Physician competency is a criticalfactor in the overall quality of medical diagnostics and accuracy ofinterpretation is the key determinant of their competency.1 Theprocess of quality assurance in the practice of radiology is important toensure high-level patient care and is rapidly recognized at the institutionallevels. From a quality assurance point of view, the report should be the trueright one and discrepancies and errors must be minimized.2 Understanding the baseline discrepancy ratefor interpretation of an imaging examination is necessary for monitoring ofradiologist skills.3 Discrepant reports between initial andsubsequent radiologist interpretations can be due to a variety of factorsincluding inadequate clinical information, poor imaging technique, perceptualerrors and communication errors.4 There is no consensus on a standard method or protocol for evaluatingerrors and discrepancies in imaging reports.
5 Multiple variations in study parametersincluding sampling sources, methods, imaging modalities, specialties,categories, interpreter training levels and degrees of blinding may have contributedto this wide spectrum.2 Computerized(or computed) tomography, and often formerly referred to as computerized axialtomography (CAT) scan, is an X-ray procedure that combines many X-ray imageswith the aid of a computer to generate cross-sectional views and, if needed,three-dimensional images of the internal organs and structures of the body.Computerized tomography is more commonly known by its abbreviated names, CTscan or CAT scan. A CT scan is used to define normal and abnormal structures inthe body and/or assist in procedures by helping to accurately guide theplacement of instruments or treatments. A large donut-shaped X-ray machine orscanner takes X-ray images at many different angles around the body.
Theseimages are processed by a computer to produce cross-sectional pictures of thebody. In each of these pictures the body is seen as an X-ray “slice”of the body, which is recorded on a film. This recorded image is called atomogram.
“Computerized axial tomography” refers to the recordedtomogram “sections” at different levels of the body.3 In recent years, the CT scan hasbecome the diagnostic modality of choice for many clinical situations and isreadily available even in smaller centers with no on-site radiologists. Head CTscan study is one of the common investigations which usually need to beinterpreted by emergency doctors and management plans are initiated before theformal radiologist’s interpretation becomes available.6 While accuracy of interpretation of brain CTscan by emergency physicians is of crucial importance, many EM residencyprograms do not allocate enough time to brain CT scan interpretation training.7Zan et al sampled 4534 neuroradiology cases with an outside report forcomparison and found that 347 (7.7%) had clinically significant discrepanciesbetween the outside study and the interpretation of subspecialty-trainedneuroradiologists.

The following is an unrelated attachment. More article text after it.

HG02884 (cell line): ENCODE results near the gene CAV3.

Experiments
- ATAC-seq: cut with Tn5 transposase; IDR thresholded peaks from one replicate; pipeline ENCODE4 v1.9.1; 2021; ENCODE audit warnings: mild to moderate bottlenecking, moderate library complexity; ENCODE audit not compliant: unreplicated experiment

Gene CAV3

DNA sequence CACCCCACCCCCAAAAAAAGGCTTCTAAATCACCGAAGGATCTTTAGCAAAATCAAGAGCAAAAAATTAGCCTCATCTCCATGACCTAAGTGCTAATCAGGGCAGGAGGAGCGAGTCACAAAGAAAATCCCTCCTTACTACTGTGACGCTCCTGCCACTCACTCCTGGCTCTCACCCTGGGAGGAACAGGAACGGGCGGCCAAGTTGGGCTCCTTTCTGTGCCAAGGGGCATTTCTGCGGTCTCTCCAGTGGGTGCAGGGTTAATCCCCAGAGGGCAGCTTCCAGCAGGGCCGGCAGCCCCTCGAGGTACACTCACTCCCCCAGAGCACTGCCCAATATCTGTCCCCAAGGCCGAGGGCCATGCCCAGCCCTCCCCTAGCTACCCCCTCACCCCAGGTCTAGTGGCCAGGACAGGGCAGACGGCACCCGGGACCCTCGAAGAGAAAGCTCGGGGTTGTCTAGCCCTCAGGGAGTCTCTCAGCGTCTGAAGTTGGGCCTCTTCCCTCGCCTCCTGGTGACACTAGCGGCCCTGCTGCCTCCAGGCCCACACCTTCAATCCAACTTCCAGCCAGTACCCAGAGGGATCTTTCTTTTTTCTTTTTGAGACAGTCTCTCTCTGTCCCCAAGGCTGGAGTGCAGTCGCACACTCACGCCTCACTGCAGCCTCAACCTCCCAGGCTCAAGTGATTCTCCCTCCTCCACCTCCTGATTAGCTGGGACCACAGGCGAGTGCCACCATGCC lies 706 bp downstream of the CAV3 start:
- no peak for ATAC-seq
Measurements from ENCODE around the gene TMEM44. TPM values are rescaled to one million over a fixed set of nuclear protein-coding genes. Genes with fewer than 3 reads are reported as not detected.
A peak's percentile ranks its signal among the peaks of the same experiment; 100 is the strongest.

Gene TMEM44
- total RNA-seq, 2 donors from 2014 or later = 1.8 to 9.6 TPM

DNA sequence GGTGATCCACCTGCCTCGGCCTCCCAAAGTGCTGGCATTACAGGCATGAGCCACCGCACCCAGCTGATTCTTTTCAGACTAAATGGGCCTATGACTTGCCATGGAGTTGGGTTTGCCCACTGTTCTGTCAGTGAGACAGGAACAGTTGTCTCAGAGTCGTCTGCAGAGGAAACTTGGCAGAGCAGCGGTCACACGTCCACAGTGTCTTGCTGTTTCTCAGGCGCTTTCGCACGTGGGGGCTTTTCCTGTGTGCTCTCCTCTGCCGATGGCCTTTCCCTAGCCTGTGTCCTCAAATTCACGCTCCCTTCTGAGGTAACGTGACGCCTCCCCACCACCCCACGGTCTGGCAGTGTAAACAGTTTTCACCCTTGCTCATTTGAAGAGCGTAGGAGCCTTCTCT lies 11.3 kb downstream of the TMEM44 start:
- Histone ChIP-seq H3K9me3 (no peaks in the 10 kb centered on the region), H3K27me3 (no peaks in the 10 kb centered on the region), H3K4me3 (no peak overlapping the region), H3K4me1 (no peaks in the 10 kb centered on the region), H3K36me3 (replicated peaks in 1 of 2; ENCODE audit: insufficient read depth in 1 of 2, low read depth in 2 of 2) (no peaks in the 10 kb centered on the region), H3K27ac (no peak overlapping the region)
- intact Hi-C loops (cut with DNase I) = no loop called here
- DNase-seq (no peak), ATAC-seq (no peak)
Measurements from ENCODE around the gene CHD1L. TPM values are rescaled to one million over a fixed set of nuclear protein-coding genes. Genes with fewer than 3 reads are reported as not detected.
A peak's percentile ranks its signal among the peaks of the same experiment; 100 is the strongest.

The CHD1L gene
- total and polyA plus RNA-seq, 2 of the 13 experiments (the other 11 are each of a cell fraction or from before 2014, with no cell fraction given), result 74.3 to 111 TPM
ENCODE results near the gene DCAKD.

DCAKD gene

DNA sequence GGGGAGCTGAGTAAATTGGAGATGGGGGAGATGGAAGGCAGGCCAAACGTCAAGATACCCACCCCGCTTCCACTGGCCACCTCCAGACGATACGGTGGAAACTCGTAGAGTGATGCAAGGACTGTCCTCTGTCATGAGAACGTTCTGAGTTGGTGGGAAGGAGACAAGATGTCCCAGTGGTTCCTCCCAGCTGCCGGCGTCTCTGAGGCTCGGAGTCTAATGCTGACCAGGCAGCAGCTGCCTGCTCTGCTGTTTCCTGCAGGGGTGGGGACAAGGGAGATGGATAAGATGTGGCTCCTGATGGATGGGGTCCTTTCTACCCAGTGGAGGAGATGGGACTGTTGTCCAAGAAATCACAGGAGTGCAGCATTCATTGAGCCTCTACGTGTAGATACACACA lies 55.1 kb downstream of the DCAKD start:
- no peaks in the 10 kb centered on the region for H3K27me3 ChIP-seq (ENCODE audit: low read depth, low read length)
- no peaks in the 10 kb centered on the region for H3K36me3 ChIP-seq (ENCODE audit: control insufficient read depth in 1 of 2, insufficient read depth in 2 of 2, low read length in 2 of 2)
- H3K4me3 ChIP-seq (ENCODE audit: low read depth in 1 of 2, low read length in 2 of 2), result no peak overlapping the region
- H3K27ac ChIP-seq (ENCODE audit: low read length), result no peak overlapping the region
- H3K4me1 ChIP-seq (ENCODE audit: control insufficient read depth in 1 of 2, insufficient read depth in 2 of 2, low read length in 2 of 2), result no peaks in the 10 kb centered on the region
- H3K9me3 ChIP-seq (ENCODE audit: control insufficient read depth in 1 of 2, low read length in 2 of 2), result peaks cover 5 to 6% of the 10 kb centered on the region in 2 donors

8 Babiarzand Yousem performed a study in which 1000 studies were internally reviewed andthey found a significant discrepancy rate of 2.0% among subspecialty-trained neuroradiologistsat a major university hospital.2 Viertel VG et al concluded thatthere was a 1.8% rate of clinically significant detection or interpretationdiscrepancy among academic neuroradiologists.
9 In a recently published work done by Guérin Get al found that the inter-observer agreement regarding head CT studies withpositive and negative results for clinically pertinent findings was 0.86(0.77–0.
95) but concordance was only 75.6% (67.2%–82.5%).10 The rationale of our study was todetermine the discrepancy rate and inter-observer agreement in reporting the CTScan of Head in our setting. This will help us in identifying the areas whichneeds to be improved in the training of radiologists to minimize the errors inreporting.
This would eventually be helpful for the better management of thesepatients.